By Cynthia Simmons
(This blog post is off topic, so please skip if you wish.)
It’s well past 8 p.m. on Saturday, June 21st—the Summer Solstice, the first day of summer and the longest day in the Northern Hemisphere.
It’s been both a good and a bad day, with Ups and Downs. Especially weather-wise.
Right now, the sun is shining sideways through cracks in heavy clouds. The wind is slow, gently messing with the leaves on trees I see from my home office window.
The air outside seems relaxed and quiet. Repentant.
Yes: From 5-6 p.m. we had a tornado warning here in Lake County, Illinois. I got a mechanical phone message from my village warning residents to seek shelter. Then an upset-sounding phone call from a very near neighbor. (We share the same driveway.)
Angie is a city girl, from Chicago, and she didn’t know what to make of the mechanical phone message with the tornado warning. We talked. I presented my theory that we are close to Lake Michigan, and the Lake Effect probably includes disrupting tornado movements. I’ve lived in this area forty-plus years, and to date I haven’t been anywhere near a tornado.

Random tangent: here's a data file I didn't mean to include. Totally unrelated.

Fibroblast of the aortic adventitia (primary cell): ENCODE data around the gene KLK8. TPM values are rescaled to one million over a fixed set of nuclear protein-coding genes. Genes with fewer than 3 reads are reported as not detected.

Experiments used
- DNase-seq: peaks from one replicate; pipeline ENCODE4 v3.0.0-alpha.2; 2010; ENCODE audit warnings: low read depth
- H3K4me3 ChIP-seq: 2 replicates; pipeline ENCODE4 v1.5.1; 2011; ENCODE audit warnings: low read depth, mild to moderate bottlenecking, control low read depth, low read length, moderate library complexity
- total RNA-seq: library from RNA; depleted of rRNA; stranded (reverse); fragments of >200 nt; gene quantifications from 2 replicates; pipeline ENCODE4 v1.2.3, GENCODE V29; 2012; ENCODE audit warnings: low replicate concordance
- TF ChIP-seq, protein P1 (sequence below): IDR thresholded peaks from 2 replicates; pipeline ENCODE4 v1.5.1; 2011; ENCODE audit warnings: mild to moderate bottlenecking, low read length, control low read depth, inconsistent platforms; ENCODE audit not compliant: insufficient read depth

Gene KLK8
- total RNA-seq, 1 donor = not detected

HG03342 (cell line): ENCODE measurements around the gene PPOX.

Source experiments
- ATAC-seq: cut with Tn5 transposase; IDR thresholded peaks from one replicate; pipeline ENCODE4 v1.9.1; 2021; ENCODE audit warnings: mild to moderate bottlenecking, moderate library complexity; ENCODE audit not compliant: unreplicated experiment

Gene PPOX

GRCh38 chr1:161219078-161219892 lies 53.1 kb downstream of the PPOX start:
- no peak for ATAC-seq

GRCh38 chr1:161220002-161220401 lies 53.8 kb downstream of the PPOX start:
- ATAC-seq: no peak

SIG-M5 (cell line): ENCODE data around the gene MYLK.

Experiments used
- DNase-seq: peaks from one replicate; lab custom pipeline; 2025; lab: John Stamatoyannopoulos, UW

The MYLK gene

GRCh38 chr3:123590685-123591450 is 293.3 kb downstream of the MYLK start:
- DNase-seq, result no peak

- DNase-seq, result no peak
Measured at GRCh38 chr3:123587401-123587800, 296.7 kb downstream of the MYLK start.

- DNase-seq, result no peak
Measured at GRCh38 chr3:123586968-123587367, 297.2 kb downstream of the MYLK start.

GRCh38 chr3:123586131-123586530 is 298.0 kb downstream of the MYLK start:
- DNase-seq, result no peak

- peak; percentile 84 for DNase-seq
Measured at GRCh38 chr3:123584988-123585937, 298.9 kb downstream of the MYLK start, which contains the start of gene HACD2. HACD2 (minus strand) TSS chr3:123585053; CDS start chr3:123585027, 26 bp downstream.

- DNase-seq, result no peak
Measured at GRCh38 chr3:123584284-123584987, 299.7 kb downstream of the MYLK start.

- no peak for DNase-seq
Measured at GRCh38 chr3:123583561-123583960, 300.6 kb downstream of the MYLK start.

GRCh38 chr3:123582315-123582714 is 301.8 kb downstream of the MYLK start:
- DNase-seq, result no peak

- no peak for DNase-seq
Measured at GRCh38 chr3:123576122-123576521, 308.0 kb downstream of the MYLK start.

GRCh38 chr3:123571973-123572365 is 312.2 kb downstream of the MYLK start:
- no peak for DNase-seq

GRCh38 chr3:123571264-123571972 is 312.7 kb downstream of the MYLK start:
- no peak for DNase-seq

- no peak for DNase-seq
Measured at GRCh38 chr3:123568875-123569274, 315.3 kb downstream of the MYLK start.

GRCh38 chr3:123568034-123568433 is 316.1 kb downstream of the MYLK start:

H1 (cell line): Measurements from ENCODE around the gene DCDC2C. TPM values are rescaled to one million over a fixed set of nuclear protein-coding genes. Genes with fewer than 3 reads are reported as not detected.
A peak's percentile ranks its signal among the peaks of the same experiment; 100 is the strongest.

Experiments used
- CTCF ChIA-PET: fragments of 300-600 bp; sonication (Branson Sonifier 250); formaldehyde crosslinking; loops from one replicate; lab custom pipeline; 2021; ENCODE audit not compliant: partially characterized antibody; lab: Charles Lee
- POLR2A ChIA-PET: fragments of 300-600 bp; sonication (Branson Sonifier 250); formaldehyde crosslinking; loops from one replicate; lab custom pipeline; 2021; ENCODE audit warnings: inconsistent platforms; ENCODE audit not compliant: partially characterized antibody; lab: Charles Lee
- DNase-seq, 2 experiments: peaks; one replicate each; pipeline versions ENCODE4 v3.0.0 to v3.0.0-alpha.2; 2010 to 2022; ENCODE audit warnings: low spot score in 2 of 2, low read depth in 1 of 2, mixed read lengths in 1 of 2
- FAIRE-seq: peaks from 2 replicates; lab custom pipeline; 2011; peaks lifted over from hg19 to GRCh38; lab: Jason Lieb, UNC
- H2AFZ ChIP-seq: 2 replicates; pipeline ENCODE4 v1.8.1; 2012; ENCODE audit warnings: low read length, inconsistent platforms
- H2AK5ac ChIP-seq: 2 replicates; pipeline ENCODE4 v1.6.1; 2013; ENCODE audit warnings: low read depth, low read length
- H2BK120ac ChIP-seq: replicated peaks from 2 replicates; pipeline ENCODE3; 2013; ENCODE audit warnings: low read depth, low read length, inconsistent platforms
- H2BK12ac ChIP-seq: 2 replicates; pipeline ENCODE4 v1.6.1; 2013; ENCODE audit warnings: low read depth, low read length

While we talked it was raining furiously. But the weather radar map showed only a scattering of heavy, fast moving clouds. They were traveling eastward, like a line of stepping stallions, galloping ahead… but with nothing behind. And so, after furious rain, the weather became calm.
Now I see… A fiery pink sunset, shining on lush, full and lovely green trees and prairie grasses.
Now, the light is falling away. Gray, pensive. Lingering but decidedly leaving. Reluctantly. Shouting to the undersides of the clouds, with violent, energetic pink. I won’t, I must, I protest. My leaving.
Straight, clear north, the sky is empty on the horizon.
And now, we are settling into twilight. After these past twenty minutes, when I began writing.